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NYPIRG advocates to reduce interest rates on student loans

Syracuse University students and the university’s chapter of the New York Public Interest Research Group are working to halt legislation that would nearly double student loan interest rates.

Interest rates on federal Stafford loans are set to increase July 1. The current interest rate of 3.4 percent is set to double to 6.8 percent.

If the interest rate increases, students who borrow the maximum amount of subsidized loans, $23,000, will pay an additional $5,000 in interest during a 10-year period and an additional $11,000 during a 20-year period, according to an April 23 NYPIRG press release.

NYPIRG officials are working to raise awareness of the issue among students and speak with legislators, urging them to create legislation to halt the increase. If the College Cost Reduction and Access Act is not extended and interest rates increase, 8 million people will be affected, according to the release.

‘What NYPIRG has been doing is working with all sorts of coalitions of people who are interested and concerned about these issues and kind of working on an all-out tactic campaign seeking to avert this from happening and eventually block the interest rates from going up,’ said Ted Traver, NYPIRG project coordinator for SU and the State University of New York College of Environmental Science and Forestry.

Traver said NYPIRG is working to make students aware of the issue and encouraging them to do something about it. Students have been provided with call-in sheets and encouraged to makes calls on the issue themselves, he said.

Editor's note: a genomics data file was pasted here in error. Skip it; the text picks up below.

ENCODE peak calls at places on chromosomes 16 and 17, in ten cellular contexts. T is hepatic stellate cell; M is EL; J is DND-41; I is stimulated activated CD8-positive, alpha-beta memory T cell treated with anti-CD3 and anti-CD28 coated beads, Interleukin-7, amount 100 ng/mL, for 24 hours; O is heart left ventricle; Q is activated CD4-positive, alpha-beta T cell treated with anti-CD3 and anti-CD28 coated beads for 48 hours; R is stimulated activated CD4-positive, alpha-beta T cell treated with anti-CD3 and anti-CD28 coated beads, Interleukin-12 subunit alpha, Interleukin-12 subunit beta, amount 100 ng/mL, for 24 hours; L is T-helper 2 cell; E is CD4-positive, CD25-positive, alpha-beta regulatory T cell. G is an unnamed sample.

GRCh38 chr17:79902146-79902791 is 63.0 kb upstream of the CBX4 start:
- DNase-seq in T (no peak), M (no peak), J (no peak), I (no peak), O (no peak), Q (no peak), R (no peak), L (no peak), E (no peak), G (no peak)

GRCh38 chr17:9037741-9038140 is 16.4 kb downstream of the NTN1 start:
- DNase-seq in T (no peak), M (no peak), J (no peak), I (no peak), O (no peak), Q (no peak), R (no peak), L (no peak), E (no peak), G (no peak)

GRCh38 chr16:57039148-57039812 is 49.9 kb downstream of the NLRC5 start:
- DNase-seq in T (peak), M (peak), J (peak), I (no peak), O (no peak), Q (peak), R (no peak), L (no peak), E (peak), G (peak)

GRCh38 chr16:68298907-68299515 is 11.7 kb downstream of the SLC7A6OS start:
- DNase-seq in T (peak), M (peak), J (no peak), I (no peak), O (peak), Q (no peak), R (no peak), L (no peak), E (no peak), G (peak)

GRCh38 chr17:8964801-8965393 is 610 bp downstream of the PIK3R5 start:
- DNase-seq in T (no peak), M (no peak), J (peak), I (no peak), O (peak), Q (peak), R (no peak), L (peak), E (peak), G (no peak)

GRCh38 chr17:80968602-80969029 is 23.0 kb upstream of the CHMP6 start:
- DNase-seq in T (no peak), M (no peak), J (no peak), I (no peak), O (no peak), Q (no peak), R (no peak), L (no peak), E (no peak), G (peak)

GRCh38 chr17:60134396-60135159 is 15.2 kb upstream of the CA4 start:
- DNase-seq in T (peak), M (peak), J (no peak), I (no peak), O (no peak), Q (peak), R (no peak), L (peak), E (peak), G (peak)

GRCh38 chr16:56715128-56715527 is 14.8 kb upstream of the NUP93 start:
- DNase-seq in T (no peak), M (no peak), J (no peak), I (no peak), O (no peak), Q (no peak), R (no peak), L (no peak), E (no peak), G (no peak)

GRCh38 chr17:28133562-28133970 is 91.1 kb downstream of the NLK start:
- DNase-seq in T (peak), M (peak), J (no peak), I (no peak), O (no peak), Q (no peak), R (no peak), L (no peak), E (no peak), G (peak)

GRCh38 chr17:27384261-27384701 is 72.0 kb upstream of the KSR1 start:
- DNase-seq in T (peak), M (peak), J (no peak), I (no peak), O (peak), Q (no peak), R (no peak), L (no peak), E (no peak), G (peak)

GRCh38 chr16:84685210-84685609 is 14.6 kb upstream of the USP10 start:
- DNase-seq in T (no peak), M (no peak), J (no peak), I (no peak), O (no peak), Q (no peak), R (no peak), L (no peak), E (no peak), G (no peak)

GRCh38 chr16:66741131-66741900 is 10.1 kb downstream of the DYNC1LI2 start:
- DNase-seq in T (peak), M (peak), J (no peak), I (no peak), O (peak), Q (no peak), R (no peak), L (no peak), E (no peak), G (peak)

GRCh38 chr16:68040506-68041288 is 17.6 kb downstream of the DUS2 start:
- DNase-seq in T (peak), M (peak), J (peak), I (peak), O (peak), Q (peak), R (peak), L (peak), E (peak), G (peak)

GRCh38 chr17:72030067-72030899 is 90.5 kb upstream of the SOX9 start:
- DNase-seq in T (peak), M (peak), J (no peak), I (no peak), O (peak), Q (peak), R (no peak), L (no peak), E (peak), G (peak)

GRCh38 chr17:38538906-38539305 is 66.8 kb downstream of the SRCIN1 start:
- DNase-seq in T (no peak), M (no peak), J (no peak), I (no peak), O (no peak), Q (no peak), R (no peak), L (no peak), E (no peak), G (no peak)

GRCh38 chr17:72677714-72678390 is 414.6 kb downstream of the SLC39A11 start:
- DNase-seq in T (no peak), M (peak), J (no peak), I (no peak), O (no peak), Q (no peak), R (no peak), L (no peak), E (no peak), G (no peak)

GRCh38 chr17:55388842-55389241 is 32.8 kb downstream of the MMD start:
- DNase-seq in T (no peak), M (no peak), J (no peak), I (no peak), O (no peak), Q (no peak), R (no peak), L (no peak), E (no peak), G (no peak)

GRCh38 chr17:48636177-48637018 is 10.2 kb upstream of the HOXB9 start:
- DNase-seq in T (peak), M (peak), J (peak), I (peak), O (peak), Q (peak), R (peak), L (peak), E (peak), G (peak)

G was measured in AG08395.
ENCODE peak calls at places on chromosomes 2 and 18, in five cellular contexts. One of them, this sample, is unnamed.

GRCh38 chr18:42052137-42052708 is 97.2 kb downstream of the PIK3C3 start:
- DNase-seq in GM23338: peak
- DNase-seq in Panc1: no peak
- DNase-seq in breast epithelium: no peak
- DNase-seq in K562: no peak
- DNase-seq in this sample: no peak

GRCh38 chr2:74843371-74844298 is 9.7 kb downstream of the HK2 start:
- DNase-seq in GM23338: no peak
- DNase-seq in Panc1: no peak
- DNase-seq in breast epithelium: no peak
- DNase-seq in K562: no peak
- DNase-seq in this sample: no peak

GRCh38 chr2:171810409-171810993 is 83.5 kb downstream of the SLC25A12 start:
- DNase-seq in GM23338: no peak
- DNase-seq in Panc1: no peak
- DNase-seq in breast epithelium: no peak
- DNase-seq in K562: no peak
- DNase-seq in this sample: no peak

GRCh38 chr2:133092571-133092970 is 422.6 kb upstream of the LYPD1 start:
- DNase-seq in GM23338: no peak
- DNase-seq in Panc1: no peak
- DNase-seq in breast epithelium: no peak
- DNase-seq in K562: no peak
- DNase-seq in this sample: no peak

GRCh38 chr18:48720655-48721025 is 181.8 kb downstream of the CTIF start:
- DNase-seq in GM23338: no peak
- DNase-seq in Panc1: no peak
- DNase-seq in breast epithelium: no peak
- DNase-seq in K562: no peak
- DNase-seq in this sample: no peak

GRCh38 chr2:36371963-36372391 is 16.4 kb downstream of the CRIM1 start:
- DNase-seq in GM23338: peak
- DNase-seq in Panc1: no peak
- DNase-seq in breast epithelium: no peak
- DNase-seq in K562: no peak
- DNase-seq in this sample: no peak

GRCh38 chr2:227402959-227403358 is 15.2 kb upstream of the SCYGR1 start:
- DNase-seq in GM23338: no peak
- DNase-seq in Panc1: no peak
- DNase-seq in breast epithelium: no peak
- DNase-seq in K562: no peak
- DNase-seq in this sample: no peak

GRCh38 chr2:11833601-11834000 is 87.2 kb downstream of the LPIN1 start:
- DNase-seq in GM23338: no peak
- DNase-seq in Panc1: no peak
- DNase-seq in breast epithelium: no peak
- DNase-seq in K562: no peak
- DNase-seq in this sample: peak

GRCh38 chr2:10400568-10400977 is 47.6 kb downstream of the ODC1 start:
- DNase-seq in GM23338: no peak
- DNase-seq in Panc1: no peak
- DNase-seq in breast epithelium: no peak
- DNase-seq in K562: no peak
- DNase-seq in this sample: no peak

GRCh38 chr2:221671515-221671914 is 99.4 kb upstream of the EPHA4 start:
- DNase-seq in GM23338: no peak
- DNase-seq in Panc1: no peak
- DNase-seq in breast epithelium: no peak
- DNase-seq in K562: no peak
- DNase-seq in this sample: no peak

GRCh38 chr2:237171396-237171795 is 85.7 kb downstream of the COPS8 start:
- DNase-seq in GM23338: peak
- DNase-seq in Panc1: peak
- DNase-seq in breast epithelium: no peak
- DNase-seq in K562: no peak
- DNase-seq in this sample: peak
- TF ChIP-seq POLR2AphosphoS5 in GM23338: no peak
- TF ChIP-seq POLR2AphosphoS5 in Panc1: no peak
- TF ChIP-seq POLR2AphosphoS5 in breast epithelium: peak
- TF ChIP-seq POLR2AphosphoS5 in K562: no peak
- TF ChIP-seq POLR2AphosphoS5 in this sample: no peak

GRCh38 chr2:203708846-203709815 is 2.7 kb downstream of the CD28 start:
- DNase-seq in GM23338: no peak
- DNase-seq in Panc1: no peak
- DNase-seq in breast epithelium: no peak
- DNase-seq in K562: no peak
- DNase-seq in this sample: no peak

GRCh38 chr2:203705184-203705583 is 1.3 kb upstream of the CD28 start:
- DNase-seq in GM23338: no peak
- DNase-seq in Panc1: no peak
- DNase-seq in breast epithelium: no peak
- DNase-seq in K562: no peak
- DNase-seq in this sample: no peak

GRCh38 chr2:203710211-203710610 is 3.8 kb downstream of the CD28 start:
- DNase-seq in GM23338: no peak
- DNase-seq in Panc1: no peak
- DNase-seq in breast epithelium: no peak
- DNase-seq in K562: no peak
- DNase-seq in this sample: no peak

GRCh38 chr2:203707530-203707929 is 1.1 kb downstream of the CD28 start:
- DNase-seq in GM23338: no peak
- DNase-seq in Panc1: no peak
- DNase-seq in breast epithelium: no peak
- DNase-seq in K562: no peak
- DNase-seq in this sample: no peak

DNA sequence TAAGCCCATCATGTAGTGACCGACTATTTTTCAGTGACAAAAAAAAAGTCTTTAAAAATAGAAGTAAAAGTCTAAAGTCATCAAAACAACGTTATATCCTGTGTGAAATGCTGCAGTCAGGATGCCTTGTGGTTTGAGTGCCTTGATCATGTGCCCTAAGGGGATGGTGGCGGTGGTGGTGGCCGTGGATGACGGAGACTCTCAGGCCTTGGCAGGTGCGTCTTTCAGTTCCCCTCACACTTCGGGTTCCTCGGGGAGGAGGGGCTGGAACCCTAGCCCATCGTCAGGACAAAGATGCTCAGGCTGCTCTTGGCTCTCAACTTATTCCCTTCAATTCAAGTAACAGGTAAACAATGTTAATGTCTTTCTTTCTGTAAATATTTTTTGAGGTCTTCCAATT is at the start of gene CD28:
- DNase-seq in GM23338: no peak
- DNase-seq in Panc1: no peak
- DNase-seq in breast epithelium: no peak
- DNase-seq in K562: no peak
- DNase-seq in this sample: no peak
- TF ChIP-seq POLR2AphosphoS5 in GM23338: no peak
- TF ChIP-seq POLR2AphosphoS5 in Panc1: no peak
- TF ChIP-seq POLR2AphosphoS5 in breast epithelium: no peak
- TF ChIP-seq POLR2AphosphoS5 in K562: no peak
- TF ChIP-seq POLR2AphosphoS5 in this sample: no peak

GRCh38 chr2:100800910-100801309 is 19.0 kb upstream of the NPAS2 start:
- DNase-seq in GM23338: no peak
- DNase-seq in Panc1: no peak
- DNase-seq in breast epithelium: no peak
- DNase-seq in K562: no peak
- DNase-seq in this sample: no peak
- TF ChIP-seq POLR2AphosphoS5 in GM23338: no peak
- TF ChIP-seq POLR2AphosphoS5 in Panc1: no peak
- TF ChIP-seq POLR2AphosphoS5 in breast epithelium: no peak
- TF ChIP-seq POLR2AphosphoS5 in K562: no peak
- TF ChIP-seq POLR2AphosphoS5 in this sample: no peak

Those involved have made numerous phone calls to legislators such as Rep. Ann Marie Buerkle, Sen. Kirsten Gillibrand and Sen. Charles Schumer, Traver said. Schumer visited SU April 16 and announced his support for a bill to halt the increases.

NYPIRG officials advocated to students in the Schine Student Center on Thursday. Beneath a poster with the words ‘Deflate my Rate,’ students were asked to blow up a balloon and write the amount of money they had already taken out in student loans, Traver said.

‘With something like this, awareness is one of the most important things,’ he said. ‘Some issues we work on, awareness isn’t enough because you have to convince people to act, but it’s pretty easy to get people to act about their own money.’

About a decade ago, approximately one-third of college students took out loans. Today, about two-thirds of students take out loans. In the past decade, students averaged $25,000 of debt, Traver said.

NYPIRG is an organization that is involved with higher education, typically on a state level, and advocates for financial and tuition assistance for the SUNY and City University of New York systems, and private universities like SU, Traver said.

Mikala Stubley, a sophomore geography major and intern for NYPIRG, said this is an issue she’s passionate about and that will affect a significant number of SU students.

‘Students are in enough debt anyway without the hike, so it’s just something we’re trying to raise awareness about and discourse about,’ she said.

Stubley was surprised by the number of students unaware of the potential interest rate increases. She said she felt NYPIRG’s tabling was successful because members were able to educate at least a few people on the issue.

Said Stubley: ‘Anytime you reach out to one person and get them more informed about the issue, I think that’s a win.’

cffabris@syr.edu 

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